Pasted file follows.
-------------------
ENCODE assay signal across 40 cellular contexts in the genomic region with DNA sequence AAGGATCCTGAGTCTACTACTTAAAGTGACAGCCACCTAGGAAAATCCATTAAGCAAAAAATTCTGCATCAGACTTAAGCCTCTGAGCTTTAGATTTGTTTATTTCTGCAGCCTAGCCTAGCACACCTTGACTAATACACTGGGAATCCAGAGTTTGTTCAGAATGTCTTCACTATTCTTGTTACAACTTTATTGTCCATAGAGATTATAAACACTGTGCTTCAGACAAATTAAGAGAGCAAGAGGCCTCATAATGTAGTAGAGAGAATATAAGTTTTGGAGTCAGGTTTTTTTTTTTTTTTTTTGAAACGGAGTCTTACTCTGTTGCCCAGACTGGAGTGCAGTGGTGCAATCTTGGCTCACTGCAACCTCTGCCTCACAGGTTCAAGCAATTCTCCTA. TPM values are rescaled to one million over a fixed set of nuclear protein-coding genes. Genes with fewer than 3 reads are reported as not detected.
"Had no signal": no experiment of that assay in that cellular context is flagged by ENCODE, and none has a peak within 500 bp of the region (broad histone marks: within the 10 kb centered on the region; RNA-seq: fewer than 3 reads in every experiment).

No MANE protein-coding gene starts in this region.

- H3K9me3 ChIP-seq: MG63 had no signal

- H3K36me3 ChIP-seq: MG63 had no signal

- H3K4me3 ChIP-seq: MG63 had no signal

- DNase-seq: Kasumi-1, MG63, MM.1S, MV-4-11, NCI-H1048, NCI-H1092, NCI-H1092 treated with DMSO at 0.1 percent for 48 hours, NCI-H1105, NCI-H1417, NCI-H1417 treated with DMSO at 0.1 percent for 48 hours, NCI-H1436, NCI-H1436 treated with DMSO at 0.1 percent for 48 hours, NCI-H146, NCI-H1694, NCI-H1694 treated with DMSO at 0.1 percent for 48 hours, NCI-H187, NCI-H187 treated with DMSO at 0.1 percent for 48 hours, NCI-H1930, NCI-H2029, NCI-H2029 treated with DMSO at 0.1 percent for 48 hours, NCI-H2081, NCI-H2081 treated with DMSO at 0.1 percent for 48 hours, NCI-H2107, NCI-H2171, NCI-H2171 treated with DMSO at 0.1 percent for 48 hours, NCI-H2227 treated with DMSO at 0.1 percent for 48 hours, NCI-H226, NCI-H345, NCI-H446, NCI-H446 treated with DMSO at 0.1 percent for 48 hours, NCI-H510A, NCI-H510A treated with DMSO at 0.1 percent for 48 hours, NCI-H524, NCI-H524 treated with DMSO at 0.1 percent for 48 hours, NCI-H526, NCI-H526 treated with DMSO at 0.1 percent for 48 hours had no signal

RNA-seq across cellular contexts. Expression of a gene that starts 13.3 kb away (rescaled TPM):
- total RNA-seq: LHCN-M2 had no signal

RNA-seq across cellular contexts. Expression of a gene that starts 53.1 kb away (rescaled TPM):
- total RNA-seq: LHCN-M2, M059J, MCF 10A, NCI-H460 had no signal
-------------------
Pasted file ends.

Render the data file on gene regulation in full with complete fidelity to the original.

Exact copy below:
ENCODE assay signal across 40 cellular contexts in the genomic region with DNA sequence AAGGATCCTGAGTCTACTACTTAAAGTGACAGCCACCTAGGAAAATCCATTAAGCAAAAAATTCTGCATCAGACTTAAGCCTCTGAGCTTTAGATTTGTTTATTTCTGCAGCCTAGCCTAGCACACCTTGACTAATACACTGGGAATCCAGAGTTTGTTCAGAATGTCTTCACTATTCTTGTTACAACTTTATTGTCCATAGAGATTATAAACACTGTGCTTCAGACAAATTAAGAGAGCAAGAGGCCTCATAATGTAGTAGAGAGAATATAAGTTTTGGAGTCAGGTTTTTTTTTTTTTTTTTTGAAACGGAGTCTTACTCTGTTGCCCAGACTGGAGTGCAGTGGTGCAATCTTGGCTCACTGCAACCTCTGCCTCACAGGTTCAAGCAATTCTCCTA. TPM values are rescaled to one million over a fixed set of nuclear protein-coding genes. Genes with fewer than 3 reads are reported as not detected.
"Had no signal": no experiment of that assay in that cellular context is flagged by ENCODE, and none has a peak within 500 bp of the region (broad histone marks: within the 10 kb centered on the region; RNA-seq: fewer than 3 reads in every experiment).

No MANE protein-coding gene starts in this region.

- H3K9me3 ChIP-seq: MG63 had no signal

- H3K36me3 ChIP-seq: MG63 had no signal

- H3K4me3 ChIP-seq: MG63 had no signal

- DNase-seq: Kasumi-1, MG63, MM.1S, MV-4-11, NCI-H1048, NCI-H1092, NCI-H1092 treated with DMSO at 0.1 percent for 48 hours, NCI-H1105, NCI-H1417, NCI-H1417 treated with DMSO at 0.1 percent for 48 hours, NCI-H1436, NCI-H1436 treated with DMSO at 0.1 percent for 48 hours, NCI-H146, NCI-H1694, NCI-H1694 treated with DMSO at 0.1 percent for 48 hours, NCI-H187, NCI-H187 treated with DMSO at 0.1 percent for 48 hours, NCI-H1930, NCI-H2029, NCI-H2029 treated with DMSO at 0.1 percent for 48 hours, NCI-H2081, NCI-H2081 treated with DMSO at 0.1 percent for 48 hours, NCI-H2107, NCI-H2171, NCI-H2171 treated with DMSO at 0.1 percent for 48 hours, NCI-H2227 treated with DMSO at 0.1 percent for 48 hours, NCI-H226, NCI-H345, NCI-H446, NCI-H446 treated with DMSO at 0.1 percent for 48 hours, NCI-H510A, NCI-H510A treated with DMSO at 0.1 percent for 48 hours, NCI-H524, NCI-H524 treated with DMSO at 0.1 percent for 48 hours, NCI-H526, NCI-H526 treated with DMSO at 0.1 percent for 48 hours had no signal

RNA-seq across cellular contexts. Expression of a gene that starts 13.3 kb away (rescaled TPM):
- total RNA-seq: LHCN-M2 had no signal

RNA-seq across cellular contexts. Expression of a gene that starts 53.1 kb away (rescaled TPM):
- total RNA-seq: LHCN-M2, M059J, MCF 10A, NCI-H460 had no signal